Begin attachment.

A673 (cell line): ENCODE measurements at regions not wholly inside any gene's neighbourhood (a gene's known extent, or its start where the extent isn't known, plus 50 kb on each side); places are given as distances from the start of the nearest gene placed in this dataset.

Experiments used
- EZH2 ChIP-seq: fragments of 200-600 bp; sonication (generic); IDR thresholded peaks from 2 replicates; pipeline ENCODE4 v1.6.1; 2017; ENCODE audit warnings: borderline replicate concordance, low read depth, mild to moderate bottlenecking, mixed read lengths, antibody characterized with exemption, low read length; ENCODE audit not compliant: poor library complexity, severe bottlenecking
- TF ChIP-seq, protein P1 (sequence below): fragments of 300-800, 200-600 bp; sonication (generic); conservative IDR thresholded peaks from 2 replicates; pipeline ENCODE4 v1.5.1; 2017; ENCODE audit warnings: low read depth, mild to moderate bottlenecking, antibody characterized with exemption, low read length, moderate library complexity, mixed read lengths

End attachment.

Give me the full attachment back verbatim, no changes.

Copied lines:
A673 (cell line): ENCODE measurements at regions not wholly inside any gene's neighbourhood (a gene's known extent, or its start where the extent isn't known, plus 50 kb on each side); places are given as distances from the start of the nearest gene placed in this dataset.

Experiments used
- EZH2 ChIP-seq: fragments of 200-600 bp; sonication (generic); IDR thresholded peaks from 2 replicates; pipeline ENCODE4 v1.6.1; 2017; ENCODE audit warnings: borderline replicate concordance, low read depth, mild to moderate bottlenecking, mixed read lengths, antibody characterized with exemption, low read length; ENCODE audit not compliant: poor library complexity, severe bottlenecking
- TF ChIP-seq, protein P1 (sequence below): fragments of 300-800, 200-600 bp; sonication (generic); conservative IDR thresholded peaks from 2 replicates; pipeline ENCODE4 v1.5.1; 2017; ENCODE audit warnings: low read depth, mild to moderate bottlenecking, antibody characterized with exemption, low read length, moderate library complexity, mixed read lengths